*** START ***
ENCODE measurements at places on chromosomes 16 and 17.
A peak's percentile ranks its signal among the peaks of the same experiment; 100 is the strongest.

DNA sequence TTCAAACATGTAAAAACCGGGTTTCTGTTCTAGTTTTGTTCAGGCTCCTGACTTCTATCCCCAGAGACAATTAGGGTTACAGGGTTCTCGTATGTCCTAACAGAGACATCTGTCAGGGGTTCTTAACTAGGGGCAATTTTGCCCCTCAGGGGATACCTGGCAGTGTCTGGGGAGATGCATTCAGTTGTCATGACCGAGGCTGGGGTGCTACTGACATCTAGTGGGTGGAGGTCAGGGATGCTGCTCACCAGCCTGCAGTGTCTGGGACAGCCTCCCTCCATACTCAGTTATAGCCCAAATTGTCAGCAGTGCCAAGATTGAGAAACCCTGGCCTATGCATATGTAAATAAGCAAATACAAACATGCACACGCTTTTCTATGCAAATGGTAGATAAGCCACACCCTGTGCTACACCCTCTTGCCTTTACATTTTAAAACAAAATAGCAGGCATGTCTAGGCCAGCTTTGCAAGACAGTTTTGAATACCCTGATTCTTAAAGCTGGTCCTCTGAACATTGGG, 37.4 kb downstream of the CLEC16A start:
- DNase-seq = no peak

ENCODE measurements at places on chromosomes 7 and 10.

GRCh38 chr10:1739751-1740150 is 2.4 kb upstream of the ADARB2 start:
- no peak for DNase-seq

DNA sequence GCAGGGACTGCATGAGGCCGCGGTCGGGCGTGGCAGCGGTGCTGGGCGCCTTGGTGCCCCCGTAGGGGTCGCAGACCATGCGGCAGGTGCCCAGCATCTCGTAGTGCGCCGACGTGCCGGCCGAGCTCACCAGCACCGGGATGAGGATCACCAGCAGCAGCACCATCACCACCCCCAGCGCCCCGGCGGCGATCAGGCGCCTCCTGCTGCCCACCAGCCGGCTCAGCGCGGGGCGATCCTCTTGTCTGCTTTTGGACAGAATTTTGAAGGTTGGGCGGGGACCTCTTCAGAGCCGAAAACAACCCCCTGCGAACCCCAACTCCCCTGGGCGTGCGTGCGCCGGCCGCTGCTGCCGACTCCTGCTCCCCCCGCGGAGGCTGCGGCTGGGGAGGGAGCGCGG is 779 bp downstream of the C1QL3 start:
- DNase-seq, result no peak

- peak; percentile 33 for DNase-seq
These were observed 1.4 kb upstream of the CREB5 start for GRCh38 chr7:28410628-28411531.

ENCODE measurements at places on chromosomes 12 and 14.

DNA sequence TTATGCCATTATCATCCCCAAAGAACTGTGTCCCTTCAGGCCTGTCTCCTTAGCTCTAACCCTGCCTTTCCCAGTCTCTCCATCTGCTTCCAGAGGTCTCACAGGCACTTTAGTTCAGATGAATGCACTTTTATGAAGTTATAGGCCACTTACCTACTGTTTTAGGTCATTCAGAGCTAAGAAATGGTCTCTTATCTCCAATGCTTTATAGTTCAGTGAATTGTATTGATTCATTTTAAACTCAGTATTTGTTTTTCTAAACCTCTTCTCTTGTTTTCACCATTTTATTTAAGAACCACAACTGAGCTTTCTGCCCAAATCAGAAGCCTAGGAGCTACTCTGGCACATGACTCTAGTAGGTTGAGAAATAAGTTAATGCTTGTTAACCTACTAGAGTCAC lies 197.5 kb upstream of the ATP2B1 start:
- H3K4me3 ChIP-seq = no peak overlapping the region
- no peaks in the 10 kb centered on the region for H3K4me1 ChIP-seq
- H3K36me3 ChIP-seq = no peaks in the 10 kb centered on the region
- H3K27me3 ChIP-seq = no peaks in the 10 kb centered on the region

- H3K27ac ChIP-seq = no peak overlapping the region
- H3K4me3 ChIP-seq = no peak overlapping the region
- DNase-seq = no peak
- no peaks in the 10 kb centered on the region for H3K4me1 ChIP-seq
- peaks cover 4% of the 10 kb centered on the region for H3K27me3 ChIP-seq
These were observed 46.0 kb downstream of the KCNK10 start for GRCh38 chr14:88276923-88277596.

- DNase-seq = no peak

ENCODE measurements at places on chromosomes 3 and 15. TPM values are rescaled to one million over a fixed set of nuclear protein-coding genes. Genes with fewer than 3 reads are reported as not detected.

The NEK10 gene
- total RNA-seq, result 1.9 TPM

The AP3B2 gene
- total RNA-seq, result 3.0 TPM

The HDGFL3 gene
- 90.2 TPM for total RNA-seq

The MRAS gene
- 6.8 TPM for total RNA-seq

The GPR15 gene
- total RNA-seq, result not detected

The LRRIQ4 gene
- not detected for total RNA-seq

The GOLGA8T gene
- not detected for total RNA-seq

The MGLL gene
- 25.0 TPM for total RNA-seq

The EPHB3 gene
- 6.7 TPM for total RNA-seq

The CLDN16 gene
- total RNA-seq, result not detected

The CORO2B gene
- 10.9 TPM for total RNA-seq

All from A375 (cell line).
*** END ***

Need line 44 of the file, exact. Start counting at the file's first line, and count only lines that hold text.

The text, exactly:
The CLDN16 gene